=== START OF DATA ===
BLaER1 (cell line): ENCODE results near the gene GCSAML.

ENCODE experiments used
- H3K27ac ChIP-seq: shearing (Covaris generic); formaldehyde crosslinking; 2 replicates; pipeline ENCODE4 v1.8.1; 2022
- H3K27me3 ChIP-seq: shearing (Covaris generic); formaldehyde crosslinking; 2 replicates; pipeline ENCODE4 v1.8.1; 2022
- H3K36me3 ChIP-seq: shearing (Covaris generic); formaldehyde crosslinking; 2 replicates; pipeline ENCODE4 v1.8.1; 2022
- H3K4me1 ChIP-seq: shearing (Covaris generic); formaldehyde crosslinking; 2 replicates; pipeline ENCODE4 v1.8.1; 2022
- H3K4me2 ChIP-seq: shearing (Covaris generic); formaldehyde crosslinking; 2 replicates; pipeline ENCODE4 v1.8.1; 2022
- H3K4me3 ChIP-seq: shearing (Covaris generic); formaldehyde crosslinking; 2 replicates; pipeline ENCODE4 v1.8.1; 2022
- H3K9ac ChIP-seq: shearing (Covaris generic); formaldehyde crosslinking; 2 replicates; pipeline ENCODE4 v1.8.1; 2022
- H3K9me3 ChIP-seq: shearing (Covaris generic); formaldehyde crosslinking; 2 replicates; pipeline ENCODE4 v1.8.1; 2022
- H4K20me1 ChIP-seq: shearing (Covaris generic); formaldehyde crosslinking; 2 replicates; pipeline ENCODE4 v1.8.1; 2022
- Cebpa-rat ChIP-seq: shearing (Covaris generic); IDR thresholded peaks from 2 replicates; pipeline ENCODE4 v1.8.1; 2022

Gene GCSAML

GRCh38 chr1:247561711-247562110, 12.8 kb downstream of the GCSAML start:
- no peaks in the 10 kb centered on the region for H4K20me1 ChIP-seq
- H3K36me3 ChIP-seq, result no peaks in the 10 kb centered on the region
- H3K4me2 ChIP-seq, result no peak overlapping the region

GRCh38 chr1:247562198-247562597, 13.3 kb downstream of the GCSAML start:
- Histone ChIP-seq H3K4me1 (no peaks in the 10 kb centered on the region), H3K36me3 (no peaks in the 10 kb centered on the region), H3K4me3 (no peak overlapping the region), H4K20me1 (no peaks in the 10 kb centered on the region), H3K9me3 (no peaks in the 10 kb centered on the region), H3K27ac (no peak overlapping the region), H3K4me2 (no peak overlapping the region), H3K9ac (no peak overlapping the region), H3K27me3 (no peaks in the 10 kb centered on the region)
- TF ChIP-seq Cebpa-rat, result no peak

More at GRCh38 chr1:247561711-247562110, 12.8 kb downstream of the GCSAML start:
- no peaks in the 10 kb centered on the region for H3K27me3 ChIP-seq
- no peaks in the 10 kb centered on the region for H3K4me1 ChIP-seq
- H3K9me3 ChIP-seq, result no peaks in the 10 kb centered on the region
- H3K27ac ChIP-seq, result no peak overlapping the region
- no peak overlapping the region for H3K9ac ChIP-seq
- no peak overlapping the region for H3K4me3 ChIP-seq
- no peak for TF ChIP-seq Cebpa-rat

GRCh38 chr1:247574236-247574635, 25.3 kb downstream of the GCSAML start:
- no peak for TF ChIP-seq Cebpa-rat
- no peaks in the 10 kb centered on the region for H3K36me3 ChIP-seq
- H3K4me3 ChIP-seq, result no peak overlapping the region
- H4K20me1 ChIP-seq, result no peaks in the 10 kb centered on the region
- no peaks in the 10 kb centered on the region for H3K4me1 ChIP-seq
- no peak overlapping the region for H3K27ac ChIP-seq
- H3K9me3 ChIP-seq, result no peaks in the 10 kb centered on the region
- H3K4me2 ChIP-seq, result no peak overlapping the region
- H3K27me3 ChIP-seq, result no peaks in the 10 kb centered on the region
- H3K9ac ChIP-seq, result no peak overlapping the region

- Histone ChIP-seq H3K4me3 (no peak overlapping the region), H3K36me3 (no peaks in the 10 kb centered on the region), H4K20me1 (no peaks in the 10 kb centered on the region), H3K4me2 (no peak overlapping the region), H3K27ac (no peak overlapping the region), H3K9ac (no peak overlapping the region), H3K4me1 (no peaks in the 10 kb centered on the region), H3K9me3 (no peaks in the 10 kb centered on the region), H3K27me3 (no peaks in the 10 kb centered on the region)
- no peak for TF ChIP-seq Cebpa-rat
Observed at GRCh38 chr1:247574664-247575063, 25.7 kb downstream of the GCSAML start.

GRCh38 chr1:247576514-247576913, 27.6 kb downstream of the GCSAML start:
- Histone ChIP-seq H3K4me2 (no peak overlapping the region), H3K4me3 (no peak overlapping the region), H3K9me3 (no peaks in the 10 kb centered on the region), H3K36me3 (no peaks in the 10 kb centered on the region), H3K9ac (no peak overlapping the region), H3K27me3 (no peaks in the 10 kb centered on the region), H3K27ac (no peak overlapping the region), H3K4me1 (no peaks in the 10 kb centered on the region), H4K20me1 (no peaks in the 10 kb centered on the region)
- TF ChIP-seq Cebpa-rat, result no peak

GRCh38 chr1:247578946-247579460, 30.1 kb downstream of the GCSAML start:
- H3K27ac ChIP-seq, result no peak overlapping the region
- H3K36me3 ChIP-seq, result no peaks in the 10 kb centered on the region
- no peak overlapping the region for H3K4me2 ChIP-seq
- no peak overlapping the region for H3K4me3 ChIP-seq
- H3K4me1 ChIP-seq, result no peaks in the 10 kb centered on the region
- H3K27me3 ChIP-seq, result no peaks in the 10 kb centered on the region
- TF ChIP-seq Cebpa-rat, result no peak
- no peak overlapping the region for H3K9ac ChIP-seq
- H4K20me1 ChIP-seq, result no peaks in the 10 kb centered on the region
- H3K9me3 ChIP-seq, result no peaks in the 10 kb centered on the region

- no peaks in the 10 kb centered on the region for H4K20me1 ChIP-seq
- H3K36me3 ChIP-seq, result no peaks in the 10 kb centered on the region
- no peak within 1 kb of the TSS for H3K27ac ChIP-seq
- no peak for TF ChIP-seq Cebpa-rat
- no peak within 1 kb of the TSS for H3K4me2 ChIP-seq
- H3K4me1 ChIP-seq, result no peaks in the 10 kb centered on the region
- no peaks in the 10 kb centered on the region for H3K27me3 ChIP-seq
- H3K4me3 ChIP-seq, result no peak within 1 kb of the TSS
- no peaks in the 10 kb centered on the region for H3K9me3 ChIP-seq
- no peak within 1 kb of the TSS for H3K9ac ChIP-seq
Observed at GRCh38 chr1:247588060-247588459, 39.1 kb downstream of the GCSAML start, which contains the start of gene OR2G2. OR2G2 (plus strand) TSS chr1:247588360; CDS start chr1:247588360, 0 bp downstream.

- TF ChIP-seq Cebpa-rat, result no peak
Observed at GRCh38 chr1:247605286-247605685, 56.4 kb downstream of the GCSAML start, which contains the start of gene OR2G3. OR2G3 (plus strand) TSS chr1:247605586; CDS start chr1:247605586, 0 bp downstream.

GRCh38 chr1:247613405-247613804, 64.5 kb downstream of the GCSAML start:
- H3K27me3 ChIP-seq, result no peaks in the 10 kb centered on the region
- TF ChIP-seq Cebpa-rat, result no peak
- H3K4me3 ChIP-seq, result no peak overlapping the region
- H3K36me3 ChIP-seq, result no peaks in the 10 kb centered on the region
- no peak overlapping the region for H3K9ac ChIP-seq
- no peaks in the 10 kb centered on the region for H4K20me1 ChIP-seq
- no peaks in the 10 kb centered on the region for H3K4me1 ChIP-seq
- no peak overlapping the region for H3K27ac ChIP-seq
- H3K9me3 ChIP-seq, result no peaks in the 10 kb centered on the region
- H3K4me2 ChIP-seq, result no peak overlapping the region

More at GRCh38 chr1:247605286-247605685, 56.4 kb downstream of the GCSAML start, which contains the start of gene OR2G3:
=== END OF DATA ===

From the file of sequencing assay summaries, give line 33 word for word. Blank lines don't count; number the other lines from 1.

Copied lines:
- H4K20me1 ChIP-seq, result no peaks in the 10 kb centered on the region